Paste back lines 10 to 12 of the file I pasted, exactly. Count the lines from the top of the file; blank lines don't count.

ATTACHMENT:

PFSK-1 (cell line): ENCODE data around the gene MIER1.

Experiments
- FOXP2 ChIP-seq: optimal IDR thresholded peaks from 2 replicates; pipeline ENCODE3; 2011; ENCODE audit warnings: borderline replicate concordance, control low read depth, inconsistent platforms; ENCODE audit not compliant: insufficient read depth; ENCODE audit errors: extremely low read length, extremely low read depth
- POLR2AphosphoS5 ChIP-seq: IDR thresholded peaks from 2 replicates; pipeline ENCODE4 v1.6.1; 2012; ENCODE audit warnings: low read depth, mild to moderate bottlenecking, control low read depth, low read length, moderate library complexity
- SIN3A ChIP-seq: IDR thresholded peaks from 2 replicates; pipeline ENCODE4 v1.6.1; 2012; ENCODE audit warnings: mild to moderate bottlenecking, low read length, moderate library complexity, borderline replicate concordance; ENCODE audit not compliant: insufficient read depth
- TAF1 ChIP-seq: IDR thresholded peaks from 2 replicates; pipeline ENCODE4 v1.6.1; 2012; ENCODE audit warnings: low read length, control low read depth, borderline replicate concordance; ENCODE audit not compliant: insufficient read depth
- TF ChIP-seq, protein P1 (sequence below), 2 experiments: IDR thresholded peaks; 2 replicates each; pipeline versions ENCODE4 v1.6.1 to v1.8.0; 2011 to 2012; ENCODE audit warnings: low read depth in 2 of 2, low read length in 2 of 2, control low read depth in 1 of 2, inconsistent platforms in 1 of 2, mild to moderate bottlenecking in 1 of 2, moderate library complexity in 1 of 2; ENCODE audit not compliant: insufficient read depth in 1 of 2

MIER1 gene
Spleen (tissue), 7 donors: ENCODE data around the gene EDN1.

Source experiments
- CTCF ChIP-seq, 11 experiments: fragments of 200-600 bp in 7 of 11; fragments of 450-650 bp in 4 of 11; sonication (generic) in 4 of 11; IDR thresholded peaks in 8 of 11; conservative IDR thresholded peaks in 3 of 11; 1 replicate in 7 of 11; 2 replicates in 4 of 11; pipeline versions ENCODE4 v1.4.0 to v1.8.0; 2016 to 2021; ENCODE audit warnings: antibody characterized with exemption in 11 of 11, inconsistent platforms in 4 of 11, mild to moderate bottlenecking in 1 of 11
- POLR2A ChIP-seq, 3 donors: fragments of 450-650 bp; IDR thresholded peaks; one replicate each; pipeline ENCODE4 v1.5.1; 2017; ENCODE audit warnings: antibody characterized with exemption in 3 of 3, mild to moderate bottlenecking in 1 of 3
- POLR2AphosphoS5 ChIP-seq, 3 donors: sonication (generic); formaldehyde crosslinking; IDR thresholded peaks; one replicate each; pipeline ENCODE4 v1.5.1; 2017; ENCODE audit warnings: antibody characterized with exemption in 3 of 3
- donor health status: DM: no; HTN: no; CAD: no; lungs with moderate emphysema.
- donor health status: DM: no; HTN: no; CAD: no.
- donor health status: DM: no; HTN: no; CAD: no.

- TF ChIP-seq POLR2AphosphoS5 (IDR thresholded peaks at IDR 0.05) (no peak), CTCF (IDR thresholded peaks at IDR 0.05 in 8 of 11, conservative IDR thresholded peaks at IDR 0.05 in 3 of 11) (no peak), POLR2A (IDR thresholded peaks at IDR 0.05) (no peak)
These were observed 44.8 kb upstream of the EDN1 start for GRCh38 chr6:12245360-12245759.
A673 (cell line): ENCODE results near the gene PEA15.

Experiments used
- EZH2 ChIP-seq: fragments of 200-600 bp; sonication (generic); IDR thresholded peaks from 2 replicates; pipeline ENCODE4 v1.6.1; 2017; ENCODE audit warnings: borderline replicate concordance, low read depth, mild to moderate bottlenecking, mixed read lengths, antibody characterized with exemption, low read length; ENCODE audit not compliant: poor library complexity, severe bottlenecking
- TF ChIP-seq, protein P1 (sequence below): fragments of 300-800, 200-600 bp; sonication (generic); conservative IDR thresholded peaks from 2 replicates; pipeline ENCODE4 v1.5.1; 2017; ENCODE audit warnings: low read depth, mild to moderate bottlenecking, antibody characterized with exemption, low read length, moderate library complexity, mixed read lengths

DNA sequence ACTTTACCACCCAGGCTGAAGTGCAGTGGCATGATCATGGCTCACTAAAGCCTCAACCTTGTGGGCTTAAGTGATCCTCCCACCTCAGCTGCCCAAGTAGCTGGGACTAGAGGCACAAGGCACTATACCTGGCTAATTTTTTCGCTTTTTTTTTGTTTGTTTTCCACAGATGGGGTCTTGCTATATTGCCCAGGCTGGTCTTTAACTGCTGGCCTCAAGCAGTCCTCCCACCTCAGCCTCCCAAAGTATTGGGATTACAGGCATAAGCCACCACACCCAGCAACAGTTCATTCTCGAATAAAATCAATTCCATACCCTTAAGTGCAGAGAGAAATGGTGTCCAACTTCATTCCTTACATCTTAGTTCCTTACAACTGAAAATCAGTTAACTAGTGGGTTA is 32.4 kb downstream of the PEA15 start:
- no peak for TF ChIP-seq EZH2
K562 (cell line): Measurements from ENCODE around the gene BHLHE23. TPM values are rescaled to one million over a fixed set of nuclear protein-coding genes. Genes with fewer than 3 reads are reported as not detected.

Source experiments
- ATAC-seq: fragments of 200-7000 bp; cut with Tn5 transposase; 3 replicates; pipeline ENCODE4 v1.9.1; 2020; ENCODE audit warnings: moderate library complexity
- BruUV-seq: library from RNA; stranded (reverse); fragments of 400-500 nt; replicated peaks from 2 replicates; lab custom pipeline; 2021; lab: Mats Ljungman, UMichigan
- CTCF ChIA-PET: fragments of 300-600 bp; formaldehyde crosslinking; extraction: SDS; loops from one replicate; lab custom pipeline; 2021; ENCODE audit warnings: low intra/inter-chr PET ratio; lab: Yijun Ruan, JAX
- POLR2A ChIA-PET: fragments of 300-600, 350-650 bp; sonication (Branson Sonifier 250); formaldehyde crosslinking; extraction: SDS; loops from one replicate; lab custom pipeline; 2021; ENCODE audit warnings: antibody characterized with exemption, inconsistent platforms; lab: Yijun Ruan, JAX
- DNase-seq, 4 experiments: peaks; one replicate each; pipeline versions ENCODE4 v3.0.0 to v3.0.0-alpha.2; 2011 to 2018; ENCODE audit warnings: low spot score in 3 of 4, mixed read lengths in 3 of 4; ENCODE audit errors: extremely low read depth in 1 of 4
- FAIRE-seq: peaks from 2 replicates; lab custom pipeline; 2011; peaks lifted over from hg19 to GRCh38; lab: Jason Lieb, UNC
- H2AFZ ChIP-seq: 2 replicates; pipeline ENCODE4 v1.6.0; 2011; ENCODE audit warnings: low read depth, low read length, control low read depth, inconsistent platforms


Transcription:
Source experiments
- CTCF ChIP-seq, 11 experiments: fragments of 200-600 bp in 7 of 11; fragments of 450-650 bp in 4 of 11; sonication (generic) in 4 of 11; IDR thresholded peaks in 8 of 11; conservative IDR thresholded peaks in 3 of 11; 1 replicate in 7 of 11; 2 replicates in 4 of 11; pipeline versions ENCODE4 v1.4.0 to v1.8.0; 2016 to 2021; ENCODE audit warnings: antibody characterized with exemption in 11 of 11, inconsistent platforms in 4 of 11, mild to moderate bottlenecking in 1 of 11
- POLR2A ChIP-seq, 3 donors: fragments of 450-650 bp; IDR thresholded peaks; one replicate each; pipeline ENCODE4 v1.5.1; 2017; ENCODE audit warnings: antibody characterized with exemption in 3 of 3, mild to moderate bottlenecking in 1 of 3